Moderated by Jeremy Rue with introductory remarks by Dean Edward Wasserman.
Reporters are steadily losing their ability to protect sources in this digital world. As recent revelations demonstrate, eavesdropping by government entities is pervasive. We're not just talking tapped phone calls anymore. Imagine if every e-mail you send could be read by a third party, every Skype call intercepted, the location of cellphones detected — even the camera on a laptop surreptitiously activated.
What practical steps can journalists take to ensure their communications are private? What threats should they protect against? Join us for a discussion with three distinguished experts at the intersection of journalism and cybersecurity.
TREVOR TIMM is a co-founder and the executive director of the Freedom of the Press Foundation. He is a writer, activist, and lawyer who specializes in free speech and government transparency issues. His work has appeared in The Atlantic, Al Jazeera, Foreign Policy, The Guardian, Harvard Law and Policy Review, Politico, PBS MediaShift and Salon. Trevor formerly worked as an activist at the Electronic Frontier Foundation. Before that, he helped the longtime General Counsel of The New York Times, James Goodale, write a book on the Pentagon Papers and the First Amendment. In 2013, he received the Hugh Hefner First Amendment Award for journalism. His PGP encryption fingerprint is 0444 5561 515C BDAE D2BB D47D 8BBC C9D2 6701 402B.
JILLIAN C. YORK is the Director for International Freedom of Expression at the Electronic Frontier Foundation. Her work is at the intersection of technology and policy, with a focus on the Arab world. She is a frequent public speaker and has written for a variety of publications, including the New York Times, Al Jazeera, the Atlantic, the Guardian, Foreign Policy, and CNN. With Katherine Maher, she has a regular web show, Interrobang‽, hosted on Bloggingheads.tv. Her PGP encryption fingerprint is D400 E9D4 3831 F185 69D1 E9AF 66A4 1C35 8ED3 8319.
CYRUS FARIVAR [suh-ROOS] is the Senior Business Editor at Ars Technica, and is also an author and radio producer. His book, The Internet of Elsewhere – about the history and effects of the Internet on different countries around the world, including Senegal, Iran, Estonia and South Korea – was published by Rutgers University Press in April 2011. He previously was the Sci-Tech Editor, and host of "Spectrum" at Deutsche Welle English, Germany's international broadcaster. He has also reported for the Canadian Broadcasting Corporation, National Public Radio, Public Radio International, The Economist, Wired, The New York Times and many others. He’s also survived three VfDs on Wikipedia. However, on a 4th VfD attempt in February 2007, he was, in fact, deleted. He’s still waiting for someone to add him back. His PGP encryption fingerprint is BCD0 CEC6 E6FB 971E 26DC 0A36 8A23 10AF 67A6 3251.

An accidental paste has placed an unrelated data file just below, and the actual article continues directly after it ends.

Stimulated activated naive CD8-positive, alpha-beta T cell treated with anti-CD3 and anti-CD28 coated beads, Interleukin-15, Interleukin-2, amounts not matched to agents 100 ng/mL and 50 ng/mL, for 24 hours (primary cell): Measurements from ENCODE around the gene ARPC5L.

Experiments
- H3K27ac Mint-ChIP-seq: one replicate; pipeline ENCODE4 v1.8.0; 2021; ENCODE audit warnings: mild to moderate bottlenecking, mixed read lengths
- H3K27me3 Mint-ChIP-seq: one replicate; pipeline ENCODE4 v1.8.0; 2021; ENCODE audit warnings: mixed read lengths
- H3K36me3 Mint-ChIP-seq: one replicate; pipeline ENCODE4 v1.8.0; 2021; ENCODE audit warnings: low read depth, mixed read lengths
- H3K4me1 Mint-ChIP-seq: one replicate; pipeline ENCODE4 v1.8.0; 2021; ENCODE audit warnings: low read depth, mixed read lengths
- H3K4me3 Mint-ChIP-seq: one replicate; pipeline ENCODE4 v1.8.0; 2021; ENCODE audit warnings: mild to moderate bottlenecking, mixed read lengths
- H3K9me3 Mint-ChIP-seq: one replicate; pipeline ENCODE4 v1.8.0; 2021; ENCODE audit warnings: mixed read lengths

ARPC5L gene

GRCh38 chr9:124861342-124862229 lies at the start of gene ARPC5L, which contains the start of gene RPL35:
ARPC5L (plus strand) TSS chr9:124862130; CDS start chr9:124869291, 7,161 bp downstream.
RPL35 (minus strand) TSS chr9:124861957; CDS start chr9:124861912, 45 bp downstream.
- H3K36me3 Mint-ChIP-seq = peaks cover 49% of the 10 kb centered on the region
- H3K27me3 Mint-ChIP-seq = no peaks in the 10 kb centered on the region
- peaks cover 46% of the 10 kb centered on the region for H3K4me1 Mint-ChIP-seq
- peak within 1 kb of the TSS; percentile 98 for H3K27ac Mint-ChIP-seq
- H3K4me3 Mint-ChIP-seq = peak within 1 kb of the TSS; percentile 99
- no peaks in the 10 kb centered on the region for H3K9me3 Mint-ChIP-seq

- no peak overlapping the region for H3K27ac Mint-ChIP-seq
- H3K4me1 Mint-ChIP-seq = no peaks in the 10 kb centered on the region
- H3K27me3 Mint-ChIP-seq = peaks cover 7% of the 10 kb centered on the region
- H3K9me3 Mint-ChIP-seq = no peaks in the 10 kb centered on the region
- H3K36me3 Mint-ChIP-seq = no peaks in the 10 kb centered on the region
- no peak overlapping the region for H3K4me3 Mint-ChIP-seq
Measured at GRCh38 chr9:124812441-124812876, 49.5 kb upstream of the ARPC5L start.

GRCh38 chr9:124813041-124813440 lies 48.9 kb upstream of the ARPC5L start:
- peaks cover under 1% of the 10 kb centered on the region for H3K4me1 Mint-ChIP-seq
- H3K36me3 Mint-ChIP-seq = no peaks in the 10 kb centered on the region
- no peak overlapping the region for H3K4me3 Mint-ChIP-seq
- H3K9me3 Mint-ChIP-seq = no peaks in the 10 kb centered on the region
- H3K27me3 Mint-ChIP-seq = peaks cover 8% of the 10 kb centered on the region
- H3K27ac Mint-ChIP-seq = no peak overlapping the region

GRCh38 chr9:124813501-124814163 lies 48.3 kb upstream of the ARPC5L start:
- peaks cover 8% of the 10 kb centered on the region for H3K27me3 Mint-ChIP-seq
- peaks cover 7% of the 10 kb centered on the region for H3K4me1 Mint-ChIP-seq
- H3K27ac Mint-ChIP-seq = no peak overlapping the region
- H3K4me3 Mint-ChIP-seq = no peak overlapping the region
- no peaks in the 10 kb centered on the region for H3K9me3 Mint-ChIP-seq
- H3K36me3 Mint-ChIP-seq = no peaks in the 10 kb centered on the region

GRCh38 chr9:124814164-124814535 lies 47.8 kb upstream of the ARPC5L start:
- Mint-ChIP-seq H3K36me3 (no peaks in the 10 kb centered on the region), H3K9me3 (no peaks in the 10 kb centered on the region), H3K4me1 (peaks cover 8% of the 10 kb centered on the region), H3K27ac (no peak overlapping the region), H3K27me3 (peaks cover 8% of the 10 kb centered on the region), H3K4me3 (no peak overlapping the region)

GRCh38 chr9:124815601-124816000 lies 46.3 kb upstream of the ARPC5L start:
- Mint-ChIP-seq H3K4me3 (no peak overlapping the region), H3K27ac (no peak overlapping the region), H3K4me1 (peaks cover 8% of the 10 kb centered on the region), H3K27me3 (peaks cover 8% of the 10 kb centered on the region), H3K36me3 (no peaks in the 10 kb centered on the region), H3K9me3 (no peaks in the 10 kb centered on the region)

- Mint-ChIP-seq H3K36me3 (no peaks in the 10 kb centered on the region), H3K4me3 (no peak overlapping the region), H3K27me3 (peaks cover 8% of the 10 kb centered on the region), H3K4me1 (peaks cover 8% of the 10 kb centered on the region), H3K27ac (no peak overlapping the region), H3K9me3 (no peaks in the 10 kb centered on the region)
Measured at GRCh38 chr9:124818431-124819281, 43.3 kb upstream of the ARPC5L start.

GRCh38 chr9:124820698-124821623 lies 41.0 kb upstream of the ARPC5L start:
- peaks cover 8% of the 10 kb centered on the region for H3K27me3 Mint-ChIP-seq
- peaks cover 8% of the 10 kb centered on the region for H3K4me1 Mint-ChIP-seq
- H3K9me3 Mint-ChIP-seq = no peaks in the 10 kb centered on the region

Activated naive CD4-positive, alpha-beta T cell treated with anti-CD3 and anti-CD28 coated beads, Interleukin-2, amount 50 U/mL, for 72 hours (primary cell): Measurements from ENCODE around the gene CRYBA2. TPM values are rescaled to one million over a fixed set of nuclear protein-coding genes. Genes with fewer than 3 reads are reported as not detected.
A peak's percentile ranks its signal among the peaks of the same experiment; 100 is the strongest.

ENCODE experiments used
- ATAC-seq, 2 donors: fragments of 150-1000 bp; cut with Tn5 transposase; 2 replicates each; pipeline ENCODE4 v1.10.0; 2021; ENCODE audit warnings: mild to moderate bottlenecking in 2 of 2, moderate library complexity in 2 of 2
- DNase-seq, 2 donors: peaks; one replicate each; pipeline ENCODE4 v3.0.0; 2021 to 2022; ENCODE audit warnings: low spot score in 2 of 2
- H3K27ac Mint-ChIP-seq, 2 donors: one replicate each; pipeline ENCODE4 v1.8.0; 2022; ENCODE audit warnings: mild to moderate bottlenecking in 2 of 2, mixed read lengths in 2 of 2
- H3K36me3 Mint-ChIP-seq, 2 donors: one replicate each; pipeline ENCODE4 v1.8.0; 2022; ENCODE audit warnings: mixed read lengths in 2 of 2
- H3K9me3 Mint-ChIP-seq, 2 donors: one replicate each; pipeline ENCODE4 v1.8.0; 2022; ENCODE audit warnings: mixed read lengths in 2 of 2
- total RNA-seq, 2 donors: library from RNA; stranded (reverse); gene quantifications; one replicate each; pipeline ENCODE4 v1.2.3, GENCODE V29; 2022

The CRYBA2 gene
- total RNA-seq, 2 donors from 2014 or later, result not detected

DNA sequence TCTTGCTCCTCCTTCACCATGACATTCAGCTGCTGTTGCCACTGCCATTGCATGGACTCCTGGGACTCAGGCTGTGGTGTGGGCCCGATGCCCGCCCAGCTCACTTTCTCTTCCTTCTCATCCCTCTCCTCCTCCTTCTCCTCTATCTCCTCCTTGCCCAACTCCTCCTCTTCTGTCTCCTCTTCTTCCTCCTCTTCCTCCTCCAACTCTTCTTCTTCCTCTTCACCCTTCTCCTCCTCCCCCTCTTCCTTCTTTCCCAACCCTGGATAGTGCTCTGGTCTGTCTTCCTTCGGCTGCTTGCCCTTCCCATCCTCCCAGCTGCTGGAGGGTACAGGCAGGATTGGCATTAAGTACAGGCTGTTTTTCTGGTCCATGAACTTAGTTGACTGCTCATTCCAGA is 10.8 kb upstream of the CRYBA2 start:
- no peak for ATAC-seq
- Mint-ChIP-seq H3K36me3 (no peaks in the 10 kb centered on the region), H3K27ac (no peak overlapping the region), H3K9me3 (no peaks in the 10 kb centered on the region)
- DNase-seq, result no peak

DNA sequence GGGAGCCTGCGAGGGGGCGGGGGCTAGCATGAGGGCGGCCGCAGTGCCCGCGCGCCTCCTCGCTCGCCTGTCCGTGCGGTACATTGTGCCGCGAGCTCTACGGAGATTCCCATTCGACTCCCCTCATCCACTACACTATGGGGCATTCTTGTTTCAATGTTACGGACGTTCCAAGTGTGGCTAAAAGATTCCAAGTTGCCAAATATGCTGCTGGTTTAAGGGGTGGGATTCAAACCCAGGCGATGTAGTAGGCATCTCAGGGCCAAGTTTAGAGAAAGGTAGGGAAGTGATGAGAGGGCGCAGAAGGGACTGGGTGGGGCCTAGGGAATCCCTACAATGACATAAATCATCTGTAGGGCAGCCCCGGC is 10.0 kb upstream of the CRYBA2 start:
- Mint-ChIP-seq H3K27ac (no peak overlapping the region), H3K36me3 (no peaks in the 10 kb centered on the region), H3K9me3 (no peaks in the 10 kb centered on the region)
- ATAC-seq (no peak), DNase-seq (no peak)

JEREMY RUE is a lecturer of digital media at the UC Berkeley Graduate School of Journalism. He has taught at the school since 2007 starting out as a multimedia instructor for the Knight Digital Media Center and now specializes in teaching classes on coding and programming for journalists. A technical editor for several textbooks on Adobe Flash and Adobe Dreamweaver, he previously worked as a multimedia journalist for the Oakland Tribune, a photojournalist for The Fresno Bee and print reporter for Pulitzer newspapers. In 2007 he received UC Berkeley’s Dorothea Lange Fellowship for his photo documentary work on migrant farm workers in the California Central Valley. His PGP encryption fingerprint is A2F8 9A6A EA47 1319 7465 69E4 BEE1 A29D 00CE 40C7.